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A Lot or a Little?
What you will—and won't—find in this TV show.
Though some schools' disciplinary styles might raise some viewers' eyebrows, overall, students are expected to follow rules and take responsibility for their actions. The students featured are primarily Caucasian, but African-American and Latino students are occasionally visible. One of the principals is African-American.
Violence & Scariness
At one school, students can choose between Saturday detention and receiving corporal punishment. A student is heard crying out when being paddled by the principal, but the actual paddling isn't shown.
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Sex, Romance & Nudity
One class clown gets suspended for dancing provocatively, pinching his nipples in class, and complimenting his female teacher inappropriately. Other discussions about appropriate/inappropriate behavior and contact at school dances, etc.
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Students sometimes speak inappropriately to authority figures. Some kids use words like "suck" and "crap." Occasional stronger curse words like "s--t" are bleeped out.
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Drinking, Drugs & Smoking
One student is suspended for smoking on campus, but he also chooses to attend counseling to ease his nicotine addiction. Potential for discussions about drinking and drug use among underage teens.
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Parents Need to Know
Parents need to know that although the discipline problems addressed in this reality series -- which documents how various high school principals manage their schools -- are generally rather mild and relatable for teens (being late to class, text messaging during school hours, etc.), occasionally more serious issues like smoking come up. One principal gives students the choice of accepting Saturday detention or corporal punishment -- an option that won't sit well with all viewers. In the same episode, a student can be heard crying out when being hit by the paddle, but the punishment isn't shown. Students sometimes mouth off to authority figures (the occasional swear words, like "s--t," are bleeped out).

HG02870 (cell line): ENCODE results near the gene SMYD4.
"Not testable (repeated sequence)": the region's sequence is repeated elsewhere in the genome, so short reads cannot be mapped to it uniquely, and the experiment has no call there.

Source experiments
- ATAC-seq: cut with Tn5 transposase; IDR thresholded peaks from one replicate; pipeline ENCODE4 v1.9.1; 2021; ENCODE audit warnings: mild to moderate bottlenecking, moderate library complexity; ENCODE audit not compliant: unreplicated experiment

Is It Any Good?
Overall, the series offers a rather sanitized version of what many principals deal with on a daily basis. While many of the student offenses the adminstrators deal with are minor infractions, others are potentially more problematic (for example, one principal discovers that a student is chronically late to class due to a growing addiction to menthol cigarettes). Some of the students' reactions to being disciplined for their actions are mildly entertaining, but other teens become belligerent or disrespectful when they have to face authority figures or are forced to face the consequences of their actions.
The administrators are quick to point out that they expect students to be respectful and learn to take responsibility for their actions. But some of their disciplinary styles raise questions, too. Some principals rely solely on black and white rules to deal with what are sometimes complex behavioral issues, and at least one uses corporal punishment. But despite these issues, these high school overseers make a point of requiring students to learn that to every action there is a consequence, and that rules are not made to be broken. Bottom line? Not only may teens (and even some mature older tweens) enjoy this show, but they might also learn a thing or two about staying out of trouble, too.
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Our Editors Recommend
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